BRADFORD, UK – It has been confirmed that these two precious wee ones were “colored in” for a reason.
The Yorkshire animal sanctuary has revealed details of a barbaric “sport” in which kittens are “color coded” with marker pens and then thrown to packs of savage dogs.
It was the owner of Shrek and Smurf who intended these two kittens to be “dog bait.”
In this particular heinous sport, kittens are colored or dyed so that players who have bet on a chosen kitten will know which one has been killed first.
Sanctuary owner Katie Lloyd stated: “This is not just a couple of idiots colouring in kittens. This is serious barbaric cruelty. “If these kittens were not rescued I am sure they would have been dead within an hour of two.”
It’s highly possible now that the two kittens could have permanent breathing difficulties after they were colored in with marker pens, a cat rescue centre has said.
The one-month-old cats, now named Smurf and Shrek in accordance with their brightly dyed coats, were handed into Bradford Cat Watch Rescue in West Yorkshire by some police on Monday evening.
Katie Lloyd, care coordinator at the rescue centre, stated she could not believe it when the kittens were brought in covered in blue and green ink.
She was told that the cats were blue and so brought out a nebuliser ready for their arrival, but was “totally shocked” when she discovered they had been written on with permanent marker.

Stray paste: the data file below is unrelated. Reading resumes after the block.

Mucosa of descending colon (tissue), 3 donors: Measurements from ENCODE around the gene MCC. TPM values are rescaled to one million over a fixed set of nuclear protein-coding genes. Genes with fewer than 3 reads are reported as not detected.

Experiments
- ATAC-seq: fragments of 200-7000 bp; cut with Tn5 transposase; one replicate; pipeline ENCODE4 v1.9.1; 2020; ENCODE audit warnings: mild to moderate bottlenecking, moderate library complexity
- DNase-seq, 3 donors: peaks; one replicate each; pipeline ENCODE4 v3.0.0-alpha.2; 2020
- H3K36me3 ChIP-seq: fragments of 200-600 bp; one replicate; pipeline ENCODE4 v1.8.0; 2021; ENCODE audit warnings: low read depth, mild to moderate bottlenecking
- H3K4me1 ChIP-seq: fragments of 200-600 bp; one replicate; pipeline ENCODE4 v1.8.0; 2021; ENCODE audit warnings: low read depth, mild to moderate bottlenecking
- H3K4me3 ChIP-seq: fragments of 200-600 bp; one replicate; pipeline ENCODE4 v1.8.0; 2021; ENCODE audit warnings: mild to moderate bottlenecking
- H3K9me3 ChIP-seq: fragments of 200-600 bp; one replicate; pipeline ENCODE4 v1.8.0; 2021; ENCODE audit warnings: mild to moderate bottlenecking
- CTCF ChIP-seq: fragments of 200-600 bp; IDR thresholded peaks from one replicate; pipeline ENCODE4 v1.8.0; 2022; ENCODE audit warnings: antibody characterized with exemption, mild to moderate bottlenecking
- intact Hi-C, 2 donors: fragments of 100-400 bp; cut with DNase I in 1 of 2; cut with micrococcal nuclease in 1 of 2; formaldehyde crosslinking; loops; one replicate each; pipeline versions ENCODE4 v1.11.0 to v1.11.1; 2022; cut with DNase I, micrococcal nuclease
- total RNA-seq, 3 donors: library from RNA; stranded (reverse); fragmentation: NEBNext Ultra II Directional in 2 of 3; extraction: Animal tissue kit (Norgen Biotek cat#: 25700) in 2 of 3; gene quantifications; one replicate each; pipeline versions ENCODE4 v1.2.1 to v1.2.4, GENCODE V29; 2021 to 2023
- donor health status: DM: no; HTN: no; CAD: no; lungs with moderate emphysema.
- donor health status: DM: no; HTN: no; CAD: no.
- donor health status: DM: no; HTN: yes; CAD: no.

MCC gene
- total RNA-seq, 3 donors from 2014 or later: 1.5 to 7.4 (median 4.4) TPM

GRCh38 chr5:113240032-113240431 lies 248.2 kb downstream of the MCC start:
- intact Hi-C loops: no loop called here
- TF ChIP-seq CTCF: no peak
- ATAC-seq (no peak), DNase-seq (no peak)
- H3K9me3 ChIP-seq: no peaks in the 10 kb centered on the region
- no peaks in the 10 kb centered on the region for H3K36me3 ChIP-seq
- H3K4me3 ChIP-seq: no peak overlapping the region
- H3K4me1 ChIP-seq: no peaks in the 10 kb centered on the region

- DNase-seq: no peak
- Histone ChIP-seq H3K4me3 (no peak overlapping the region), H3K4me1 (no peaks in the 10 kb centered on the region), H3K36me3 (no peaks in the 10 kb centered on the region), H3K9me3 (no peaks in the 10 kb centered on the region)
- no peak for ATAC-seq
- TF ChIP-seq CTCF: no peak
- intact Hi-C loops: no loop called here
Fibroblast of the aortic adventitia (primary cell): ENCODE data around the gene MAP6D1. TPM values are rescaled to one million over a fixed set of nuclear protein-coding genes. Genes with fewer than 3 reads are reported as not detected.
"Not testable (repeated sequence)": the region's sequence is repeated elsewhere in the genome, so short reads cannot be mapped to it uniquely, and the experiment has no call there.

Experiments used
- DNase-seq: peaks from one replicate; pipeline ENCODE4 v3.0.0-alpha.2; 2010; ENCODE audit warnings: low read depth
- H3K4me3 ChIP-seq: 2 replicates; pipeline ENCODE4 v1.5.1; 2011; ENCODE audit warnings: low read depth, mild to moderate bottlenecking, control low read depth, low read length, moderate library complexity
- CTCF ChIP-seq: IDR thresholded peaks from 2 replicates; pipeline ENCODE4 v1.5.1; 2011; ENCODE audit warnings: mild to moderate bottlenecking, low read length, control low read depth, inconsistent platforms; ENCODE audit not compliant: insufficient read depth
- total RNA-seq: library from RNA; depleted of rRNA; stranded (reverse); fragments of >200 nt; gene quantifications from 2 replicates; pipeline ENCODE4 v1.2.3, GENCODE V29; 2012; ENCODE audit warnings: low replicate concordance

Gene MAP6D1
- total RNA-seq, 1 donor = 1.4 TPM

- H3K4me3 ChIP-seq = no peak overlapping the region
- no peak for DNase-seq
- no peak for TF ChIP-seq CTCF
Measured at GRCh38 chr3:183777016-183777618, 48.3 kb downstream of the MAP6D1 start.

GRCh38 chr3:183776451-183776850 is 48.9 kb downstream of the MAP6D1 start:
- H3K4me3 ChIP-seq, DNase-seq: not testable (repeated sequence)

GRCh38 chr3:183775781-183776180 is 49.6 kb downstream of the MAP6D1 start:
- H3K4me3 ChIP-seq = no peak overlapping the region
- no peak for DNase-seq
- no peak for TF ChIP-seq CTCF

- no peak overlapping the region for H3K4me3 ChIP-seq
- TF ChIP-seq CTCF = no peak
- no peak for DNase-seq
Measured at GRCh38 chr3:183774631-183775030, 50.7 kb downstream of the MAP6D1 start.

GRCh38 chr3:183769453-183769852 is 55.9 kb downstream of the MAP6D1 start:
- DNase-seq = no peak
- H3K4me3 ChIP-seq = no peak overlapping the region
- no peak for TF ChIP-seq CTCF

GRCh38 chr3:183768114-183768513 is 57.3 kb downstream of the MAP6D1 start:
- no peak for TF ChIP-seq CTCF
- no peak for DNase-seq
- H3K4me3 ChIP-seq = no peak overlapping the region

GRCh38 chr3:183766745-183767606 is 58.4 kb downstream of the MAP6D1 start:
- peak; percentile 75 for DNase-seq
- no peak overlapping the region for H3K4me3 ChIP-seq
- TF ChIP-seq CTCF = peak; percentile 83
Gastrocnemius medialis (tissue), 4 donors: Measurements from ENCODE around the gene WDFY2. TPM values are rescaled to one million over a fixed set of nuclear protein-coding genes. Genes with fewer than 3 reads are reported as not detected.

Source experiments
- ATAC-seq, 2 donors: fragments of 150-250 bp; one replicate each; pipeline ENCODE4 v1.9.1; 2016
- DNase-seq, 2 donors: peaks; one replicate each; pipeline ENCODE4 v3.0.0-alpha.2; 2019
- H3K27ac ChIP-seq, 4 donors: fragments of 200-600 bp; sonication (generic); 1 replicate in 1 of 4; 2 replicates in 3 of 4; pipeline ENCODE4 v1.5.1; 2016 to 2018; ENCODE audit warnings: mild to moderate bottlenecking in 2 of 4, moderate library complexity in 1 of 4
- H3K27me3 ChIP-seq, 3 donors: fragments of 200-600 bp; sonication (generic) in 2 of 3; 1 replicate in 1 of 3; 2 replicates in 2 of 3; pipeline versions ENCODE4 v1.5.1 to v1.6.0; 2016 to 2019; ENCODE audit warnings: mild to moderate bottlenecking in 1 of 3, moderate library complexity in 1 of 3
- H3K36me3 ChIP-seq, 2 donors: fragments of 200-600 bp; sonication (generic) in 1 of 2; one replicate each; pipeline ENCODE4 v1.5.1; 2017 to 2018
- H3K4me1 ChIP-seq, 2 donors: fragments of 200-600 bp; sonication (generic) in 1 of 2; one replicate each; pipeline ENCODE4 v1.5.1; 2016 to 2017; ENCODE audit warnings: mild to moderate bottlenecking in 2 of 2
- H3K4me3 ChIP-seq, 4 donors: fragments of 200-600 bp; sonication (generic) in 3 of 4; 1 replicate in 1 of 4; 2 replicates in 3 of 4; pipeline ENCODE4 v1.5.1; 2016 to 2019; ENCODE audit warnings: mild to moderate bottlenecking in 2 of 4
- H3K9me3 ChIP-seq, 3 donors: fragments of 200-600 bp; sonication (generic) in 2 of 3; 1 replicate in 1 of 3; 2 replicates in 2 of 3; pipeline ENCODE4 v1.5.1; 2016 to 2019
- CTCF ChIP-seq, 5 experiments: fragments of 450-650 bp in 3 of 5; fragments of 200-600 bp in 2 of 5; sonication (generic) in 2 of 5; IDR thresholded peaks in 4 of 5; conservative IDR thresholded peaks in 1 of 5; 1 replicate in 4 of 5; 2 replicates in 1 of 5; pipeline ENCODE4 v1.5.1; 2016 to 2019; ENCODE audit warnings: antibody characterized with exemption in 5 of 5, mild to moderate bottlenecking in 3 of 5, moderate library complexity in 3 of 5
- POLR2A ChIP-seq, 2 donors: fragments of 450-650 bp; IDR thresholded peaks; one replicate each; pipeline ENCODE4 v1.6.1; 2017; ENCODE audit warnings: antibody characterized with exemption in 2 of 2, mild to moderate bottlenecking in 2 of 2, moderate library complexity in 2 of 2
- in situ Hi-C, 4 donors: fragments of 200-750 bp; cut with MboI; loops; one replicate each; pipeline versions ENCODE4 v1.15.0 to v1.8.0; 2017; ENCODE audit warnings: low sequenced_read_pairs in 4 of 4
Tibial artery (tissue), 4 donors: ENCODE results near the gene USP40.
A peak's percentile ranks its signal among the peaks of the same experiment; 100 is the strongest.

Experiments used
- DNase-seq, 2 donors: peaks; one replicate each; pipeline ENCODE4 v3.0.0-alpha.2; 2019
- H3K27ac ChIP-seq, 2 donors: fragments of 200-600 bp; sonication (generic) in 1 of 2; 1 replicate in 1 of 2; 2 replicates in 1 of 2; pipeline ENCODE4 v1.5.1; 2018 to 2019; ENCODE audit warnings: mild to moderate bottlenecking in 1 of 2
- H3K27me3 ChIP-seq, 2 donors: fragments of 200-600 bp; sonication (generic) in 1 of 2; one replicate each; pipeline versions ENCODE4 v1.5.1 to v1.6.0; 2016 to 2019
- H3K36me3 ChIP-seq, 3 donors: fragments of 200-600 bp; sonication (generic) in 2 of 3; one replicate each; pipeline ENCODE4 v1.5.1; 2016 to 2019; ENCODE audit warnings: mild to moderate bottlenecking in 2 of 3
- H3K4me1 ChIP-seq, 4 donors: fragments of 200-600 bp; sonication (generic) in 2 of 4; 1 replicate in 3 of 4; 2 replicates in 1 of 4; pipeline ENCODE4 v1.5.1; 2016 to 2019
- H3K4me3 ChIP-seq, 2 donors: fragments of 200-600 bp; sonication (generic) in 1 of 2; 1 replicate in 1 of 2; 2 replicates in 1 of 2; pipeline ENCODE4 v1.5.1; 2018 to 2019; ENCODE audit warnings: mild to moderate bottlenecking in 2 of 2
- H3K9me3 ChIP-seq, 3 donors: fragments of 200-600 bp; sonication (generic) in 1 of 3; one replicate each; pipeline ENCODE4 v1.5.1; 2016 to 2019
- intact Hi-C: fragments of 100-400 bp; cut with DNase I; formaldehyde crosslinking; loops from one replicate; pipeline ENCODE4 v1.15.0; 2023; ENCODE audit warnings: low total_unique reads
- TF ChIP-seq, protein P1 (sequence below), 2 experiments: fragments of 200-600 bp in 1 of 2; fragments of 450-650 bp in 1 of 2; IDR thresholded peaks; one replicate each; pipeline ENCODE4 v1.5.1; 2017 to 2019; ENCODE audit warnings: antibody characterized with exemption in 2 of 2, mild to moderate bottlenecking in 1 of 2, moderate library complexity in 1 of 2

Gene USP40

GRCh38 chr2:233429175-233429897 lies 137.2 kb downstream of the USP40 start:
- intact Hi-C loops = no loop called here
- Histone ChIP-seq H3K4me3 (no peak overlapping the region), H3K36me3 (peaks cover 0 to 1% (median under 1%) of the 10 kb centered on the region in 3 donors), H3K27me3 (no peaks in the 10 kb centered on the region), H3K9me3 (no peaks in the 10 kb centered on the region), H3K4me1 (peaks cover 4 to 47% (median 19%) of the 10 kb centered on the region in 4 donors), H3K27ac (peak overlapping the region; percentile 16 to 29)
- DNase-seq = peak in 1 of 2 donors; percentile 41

“At first I believed I was getting cats with breathing difficulties because they were blue,” she said.
But the ink could very well have a long-term impact on the kittens.
Ms Lloyd went on to explain: “It could have affected the lungs because they were having breathing difficulties when they arrived.
“It could affect the skin, it could cause infections, irritations, it could infect anything really – the whole respiratory system. And psychologically as well, but they don’t seem overall psychologically affected.”
A lot of the ink on the cat’s bodies has been taken off, Ms Lloyd said, but added that she was cautious washing their faces.
“The areas where we’re struggling is around the face and the reason for that is we don’t want it dripping into the eyes, nose or mouth because, believe me, it’s permanent,” she went on to say, adding that washing off the ink was now turning her own skin blue and green.
“We don’t want them to get it in the eyes because its probably permanent like Sharpie or something like that, a permanent marker. We don’t want it to get into the eyes, ears, nose or mouth.”
In a statement on the rescue centre’s website, Ms Lloyd has written: “We often consider ourselves to be unshockable… We have dealt with most situations but this is a first.”
The rescue centre, which has had a dozens of donations after the rescue, will seek to re-home the kittens when they are ready.
The sanctuary currently caring for Shrek and Smurf has rescued around 5,000 cats and kittens in its 10 year history.